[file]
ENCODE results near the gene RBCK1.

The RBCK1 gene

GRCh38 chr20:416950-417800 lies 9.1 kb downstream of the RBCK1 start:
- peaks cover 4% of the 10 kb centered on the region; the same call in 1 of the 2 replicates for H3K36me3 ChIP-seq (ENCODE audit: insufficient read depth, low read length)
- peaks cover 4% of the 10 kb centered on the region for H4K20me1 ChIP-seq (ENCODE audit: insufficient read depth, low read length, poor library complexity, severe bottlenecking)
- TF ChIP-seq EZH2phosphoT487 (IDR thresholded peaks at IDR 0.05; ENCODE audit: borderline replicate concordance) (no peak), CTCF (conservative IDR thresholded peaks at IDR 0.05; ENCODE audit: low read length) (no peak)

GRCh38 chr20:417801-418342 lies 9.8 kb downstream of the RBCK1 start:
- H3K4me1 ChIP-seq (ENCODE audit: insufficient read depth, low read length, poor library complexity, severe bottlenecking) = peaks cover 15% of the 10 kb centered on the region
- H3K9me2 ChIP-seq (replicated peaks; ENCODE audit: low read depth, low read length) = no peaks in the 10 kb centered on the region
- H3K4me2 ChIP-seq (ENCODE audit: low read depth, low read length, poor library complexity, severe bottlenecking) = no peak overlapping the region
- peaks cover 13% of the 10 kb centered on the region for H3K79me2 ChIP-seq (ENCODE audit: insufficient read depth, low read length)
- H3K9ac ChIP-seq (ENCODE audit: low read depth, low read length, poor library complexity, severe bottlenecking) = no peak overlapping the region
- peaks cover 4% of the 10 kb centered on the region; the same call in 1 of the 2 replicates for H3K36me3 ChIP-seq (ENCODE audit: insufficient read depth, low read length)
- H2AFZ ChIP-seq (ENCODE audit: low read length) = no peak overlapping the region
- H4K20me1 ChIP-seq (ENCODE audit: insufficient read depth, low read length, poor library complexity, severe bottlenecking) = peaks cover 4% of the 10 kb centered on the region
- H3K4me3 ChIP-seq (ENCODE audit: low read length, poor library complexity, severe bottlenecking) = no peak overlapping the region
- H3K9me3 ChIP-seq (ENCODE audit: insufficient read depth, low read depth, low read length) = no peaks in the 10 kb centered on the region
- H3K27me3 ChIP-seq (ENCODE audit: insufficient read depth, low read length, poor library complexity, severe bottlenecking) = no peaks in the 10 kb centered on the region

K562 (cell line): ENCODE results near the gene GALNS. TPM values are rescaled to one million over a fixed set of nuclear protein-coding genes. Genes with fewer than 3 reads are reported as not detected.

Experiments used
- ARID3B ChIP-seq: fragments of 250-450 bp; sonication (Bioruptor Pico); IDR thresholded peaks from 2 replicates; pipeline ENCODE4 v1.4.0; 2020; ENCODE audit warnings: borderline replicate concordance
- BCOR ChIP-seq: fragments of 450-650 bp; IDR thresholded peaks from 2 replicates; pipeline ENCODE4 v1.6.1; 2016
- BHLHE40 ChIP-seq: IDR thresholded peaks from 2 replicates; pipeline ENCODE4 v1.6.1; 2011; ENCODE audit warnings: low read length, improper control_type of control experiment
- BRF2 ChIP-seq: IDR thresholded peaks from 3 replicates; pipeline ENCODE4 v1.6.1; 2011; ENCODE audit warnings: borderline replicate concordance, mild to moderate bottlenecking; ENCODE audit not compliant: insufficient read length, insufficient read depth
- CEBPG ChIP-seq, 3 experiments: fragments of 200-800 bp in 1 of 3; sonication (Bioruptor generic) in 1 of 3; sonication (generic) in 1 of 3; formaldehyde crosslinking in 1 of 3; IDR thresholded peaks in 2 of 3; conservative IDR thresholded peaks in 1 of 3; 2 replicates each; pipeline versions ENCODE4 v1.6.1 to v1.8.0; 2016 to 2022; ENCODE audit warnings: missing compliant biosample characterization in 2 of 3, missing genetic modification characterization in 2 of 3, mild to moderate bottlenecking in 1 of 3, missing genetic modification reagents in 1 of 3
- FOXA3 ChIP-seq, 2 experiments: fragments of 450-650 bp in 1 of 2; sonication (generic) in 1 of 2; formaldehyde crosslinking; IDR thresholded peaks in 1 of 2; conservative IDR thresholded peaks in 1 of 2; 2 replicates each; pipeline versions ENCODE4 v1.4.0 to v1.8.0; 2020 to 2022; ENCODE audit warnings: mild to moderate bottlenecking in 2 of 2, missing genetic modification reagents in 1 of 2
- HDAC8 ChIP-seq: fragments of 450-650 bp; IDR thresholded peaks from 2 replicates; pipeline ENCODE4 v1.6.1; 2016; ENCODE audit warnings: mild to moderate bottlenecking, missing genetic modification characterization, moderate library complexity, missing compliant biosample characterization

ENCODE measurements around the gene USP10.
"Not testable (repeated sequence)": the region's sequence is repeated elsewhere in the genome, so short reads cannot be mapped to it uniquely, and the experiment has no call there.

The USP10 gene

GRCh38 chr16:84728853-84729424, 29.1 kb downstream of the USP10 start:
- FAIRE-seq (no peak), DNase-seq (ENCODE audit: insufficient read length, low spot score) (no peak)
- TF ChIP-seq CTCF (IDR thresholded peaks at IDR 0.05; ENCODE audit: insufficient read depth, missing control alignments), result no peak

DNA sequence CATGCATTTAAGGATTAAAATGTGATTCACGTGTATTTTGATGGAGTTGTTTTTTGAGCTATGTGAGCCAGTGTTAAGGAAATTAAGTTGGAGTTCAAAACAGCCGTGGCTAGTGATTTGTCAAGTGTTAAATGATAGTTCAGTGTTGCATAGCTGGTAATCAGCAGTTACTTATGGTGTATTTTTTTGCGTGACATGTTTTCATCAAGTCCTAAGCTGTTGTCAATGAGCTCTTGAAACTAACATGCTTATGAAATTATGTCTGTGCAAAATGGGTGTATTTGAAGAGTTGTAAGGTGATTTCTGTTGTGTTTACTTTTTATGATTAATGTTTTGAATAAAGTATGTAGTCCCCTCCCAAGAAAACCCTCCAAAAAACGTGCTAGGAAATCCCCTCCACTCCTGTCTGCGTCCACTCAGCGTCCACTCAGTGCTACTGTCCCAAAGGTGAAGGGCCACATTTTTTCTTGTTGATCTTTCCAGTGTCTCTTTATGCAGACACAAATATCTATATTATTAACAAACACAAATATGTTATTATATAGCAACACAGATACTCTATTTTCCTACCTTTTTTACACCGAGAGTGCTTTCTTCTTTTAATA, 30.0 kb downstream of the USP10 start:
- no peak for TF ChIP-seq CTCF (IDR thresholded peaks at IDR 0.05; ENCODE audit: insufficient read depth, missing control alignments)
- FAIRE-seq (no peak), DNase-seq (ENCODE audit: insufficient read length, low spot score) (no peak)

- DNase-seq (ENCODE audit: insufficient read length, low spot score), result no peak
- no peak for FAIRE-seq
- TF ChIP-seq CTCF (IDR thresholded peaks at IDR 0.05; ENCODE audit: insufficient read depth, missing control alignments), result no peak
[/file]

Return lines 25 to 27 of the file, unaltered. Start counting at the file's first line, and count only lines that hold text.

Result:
- CEBPG ChIP-seq, 3 experiments: fragments of 200-800 bp in 1 of 3; sonication (Bioruptor generic) in 1 of 3; sonication (generic) in 1 of 3; formaldehyde crosslinking in 1 of 3; IDR thresholded peaks in 2 of 3; conservative IDR thresholded peaks in 1 of 3; 2 replicates each; pipeline versions ENCODE4 v1.6.1 to v1.8.0; 2016 to 2022; ENCODE audit warnings: missing compliant biosample characterization in 2 of 3, missing genetic modification characterization in 2 of 3, mild to moderate bottlenecking in 1 of 3, missing genetic modification reagents in 1 of 3
- FOXA3 ChIP-seq, 2 experiments: fragments of 450-650 bp in 1 of 2; sonication (generic) in 1 of 2; formaldehyde crosslinking; IDR thresholded peaks in 1 of 2; conservative IDR thresholded peaks in 1 of 2; 2 replicates each; pipeline versions ENCODE4 v1.4.0 to v1.8.0; 2020 to 2022; ENCODE audit warnings: mild to moderate bottlenecking in 2 of 2, missing genetic modification reagents in 1 of 2
- HDAC8 ChIP-seq: fragments of 450-650 bp; IDR thresholded peaks from 2 replicates; pipeline ENCODE4 v1.6.1; 2016; ENCODE audit warnings: mild to moderate bottlenecking, missing genetic modification characterization, moderate library complexity, missing compliant biosample characterization